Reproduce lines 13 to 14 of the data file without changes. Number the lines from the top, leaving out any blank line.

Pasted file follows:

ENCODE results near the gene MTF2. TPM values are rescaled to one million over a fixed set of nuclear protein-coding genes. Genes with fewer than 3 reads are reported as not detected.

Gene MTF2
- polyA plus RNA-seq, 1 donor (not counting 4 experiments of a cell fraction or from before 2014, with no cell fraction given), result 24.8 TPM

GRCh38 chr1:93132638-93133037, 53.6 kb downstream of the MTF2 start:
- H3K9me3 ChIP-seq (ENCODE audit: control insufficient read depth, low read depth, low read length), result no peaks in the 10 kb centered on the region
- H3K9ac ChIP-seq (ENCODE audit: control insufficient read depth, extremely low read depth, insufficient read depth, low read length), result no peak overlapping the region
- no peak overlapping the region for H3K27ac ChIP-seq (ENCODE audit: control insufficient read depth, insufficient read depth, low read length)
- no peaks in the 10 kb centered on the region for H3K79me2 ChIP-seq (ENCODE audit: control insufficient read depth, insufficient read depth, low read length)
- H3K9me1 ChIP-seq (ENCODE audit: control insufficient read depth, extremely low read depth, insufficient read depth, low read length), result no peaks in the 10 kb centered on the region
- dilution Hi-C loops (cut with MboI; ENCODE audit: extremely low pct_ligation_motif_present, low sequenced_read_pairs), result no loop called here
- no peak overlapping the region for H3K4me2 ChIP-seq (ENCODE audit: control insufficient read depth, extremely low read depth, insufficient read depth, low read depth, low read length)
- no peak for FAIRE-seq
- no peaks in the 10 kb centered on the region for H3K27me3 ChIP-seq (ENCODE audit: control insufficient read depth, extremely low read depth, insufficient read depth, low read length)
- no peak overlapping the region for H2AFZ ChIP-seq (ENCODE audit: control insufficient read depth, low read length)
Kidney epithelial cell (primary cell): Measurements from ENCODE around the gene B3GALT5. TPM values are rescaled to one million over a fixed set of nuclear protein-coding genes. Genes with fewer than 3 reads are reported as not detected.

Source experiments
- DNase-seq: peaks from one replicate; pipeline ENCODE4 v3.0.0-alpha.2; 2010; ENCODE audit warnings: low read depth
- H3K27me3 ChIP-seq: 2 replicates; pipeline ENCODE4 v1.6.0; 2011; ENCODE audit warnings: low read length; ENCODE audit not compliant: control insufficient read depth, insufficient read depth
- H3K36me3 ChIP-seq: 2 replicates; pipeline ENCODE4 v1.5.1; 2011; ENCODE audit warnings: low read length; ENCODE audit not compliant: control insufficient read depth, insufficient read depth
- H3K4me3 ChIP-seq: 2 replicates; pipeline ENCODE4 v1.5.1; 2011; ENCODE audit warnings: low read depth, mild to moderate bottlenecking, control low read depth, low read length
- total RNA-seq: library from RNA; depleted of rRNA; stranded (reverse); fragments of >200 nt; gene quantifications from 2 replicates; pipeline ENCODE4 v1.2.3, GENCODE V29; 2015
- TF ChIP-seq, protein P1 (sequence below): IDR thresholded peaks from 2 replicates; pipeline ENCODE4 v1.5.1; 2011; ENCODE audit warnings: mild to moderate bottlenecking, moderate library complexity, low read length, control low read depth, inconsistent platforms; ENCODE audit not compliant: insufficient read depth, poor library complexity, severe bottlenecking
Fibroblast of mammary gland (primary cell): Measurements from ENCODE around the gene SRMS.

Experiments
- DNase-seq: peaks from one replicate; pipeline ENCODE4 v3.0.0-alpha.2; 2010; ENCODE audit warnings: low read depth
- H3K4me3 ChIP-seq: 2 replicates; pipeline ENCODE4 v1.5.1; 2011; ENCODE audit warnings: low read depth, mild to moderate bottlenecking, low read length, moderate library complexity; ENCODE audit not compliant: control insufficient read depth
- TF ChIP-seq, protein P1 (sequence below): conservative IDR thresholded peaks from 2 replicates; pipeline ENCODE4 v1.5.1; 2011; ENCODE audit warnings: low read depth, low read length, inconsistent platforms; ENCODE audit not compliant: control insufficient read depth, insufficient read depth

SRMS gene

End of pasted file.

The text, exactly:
- no peaks in the 10 kb centered on the region for H3K27me3 ChIP-seq (ENCODE audit: control insufficient read depth, extremely low read depth, insufficient read depth, low read length)
- no peak overlapping the region for H2AFZ ChIP-seq (ENCODE audit: control insufficient read depth, low read length)